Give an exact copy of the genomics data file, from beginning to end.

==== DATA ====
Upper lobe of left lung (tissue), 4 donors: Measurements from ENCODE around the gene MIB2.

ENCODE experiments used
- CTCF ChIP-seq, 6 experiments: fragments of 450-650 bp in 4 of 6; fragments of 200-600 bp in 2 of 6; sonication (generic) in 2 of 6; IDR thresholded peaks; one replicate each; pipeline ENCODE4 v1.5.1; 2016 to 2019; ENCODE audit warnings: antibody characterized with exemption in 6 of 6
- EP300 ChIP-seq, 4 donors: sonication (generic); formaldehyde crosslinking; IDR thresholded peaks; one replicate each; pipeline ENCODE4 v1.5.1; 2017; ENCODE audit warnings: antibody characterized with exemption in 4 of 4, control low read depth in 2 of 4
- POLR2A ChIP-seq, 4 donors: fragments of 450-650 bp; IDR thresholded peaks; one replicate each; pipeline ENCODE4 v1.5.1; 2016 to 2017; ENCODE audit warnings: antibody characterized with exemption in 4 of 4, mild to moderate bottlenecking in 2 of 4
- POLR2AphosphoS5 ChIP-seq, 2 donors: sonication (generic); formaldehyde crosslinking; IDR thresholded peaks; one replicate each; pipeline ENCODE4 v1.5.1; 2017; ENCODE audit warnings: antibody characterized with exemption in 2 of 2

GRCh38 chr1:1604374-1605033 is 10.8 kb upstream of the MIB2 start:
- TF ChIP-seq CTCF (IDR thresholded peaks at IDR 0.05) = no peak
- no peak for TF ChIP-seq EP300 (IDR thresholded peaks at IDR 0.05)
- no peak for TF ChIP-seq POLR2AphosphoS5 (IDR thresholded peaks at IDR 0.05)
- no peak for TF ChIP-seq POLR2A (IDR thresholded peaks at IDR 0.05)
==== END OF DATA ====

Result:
Upper lobe of left lung (tissue), 4 donors: Measurements from ENCODE around the gene MIB2.

ENCODE experiments used
- CTCF ChIP-seq, 6 experiments: fragments of 450-650 bp in 4 of 6; fragments of 200-600 bp in 2 of 6; sonication (generic) in 2 of 6; IDR thresholded peaks; one replicate each; pipeline ENCODE4 v1.5.1; 2016 to 2019; ENCODE audit warnings: antibody characterized with exemption in 6 of 6
- EP300 ChIP-seq, 4 donors: sonication (generic); formaldehyde crosslinking; IDR thresholded peaks; one replicate each; pipeline ENCODE4 v1.5.1; 2017; ENCODE audit warnings: antibody characterized with exemption in 4 of 4, control low read depth in 2 of 4
- POLR2A ChIP-seq, 4 donors: fragments of 450-650 bp; IDR thresholded peaks; one replicate each; pipeline ENCODE4 v1.5.1; 2016 to 2017; ENCODE audit warnings: antibody characterized with exemption in 4 of 4, mild to moderate bottlenecking in 2 of 4
- POLR2AphosphoS5 ChIP-seq, 2 donors: sonication (generic); formaldehyde crosslinking; IDR thresholded peaks; one replicate each; pipeline ENCODE4 v1.5.1; 2017; ENCODE audit warnings: antibody characterized with exemption in 2 of 2

GRCh38 chr1:1604374-1605033 is 10.8 kb upstream of the MIB2 start:
- TF ChIP-seq CTCF (IDR thresholded peaks at IDR 0.05) = no peak
- no peak for TF ChIP-seq EP300 (IDR thresholded peaks at IDR 0.05)
- no peak for TF ChIP-seq POLR2AphosphoS5 (IDR thresholded peaks at IDR 0.05)
- no peak for TF ChIP-seq POLR2A (IDR thresholded peaks at IDR 0.05)